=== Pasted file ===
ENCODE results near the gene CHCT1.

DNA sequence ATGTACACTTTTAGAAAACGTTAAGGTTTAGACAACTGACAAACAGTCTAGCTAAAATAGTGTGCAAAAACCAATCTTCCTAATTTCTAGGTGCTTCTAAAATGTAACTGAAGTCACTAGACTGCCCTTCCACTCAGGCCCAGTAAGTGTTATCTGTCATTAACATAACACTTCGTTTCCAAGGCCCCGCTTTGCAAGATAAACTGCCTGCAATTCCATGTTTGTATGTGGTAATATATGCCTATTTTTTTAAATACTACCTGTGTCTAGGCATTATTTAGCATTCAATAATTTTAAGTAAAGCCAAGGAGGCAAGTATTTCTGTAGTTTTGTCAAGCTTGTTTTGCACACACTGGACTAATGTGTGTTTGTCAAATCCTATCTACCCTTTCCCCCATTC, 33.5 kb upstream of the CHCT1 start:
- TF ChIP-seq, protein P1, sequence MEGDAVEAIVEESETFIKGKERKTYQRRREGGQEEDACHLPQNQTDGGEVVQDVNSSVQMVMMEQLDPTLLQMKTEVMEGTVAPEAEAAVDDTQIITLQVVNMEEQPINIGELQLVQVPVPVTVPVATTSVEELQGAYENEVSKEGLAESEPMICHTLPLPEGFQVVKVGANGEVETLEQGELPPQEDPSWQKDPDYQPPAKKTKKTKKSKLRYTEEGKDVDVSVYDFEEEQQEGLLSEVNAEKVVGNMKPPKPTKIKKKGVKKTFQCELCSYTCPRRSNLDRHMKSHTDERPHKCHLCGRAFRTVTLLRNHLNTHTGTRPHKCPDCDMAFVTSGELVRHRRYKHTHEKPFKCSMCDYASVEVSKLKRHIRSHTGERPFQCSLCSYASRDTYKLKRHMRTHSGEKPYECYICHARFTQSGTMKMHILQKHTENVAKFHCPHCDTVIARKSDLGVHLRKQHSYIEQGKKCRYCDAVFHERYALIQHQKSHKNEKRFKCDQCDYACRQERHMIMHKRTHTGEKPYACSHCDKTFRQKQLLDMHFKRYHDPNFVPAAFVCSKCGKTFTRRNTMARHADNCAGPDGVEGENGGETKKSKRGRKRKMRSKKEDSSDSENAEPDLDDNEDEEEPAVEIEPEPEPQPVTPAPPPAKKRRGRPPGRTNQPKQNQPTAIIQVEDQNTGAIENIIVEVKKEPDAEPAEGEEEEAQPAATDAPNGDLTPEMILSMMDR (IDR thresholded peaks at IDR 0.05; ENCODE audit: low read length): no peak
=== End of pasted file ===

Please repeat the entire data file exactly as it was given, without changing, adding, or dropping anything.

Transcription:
ENCODE results near the gene CHCT1.

DNA sequence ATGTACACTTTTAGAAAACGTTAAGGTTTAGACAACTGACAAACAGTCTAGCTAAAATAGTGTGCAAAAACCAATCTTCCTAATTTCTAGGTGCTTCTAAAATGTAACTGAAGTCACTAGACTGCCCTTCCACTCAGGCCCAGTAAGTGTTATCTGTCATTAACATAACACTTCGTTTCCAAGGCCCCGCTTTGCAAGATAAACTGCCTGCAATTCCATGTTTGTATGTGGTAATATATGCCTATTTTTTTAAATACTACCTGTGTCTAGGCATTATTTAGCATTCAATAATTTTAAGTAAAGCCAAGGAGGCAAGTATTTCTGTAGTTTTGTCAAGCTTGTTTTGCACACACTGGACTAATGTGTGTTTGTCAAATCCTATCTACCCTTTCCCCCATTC, 33.5 kb upstream of the CHCT1 start:
- TF ChIP-seq, protein P1, sequence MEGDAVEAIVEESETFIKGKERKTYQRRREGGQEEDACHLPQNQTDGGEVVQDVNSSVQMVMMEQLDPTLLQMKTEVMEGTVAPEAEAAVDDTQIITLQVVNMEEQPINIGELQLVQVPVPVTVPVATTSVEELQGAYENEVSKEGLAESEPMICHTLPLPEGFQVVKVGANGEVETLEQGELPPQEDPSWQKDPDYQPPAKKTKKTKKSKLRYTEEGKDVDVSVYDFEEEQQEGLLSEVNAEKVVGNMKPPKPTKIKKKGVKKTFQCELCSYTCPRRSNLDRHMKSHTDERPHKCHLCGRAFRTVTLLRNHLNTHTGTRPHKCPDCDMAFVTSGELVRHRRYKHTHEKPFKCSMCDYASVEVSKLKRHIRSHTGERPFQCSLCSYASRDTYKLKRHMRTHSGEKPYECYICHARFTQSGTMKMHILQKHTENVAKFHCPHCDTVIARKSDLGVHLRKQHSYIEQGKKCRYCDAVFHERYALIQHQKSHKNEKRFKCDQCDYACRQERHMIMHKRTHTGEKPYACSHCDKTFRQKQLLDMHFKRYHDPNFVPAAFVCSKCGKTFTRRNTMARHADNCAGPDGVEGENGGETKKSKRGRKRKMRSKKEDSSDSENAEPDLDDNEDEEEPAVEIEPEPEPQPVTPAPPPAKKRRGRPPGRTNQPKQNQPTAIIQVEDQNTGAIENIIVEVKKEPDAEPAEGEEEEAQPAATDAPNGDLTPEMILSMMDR (IDR thresholded peaks at IDR 0.05; ENCODE audit: low read length): no peak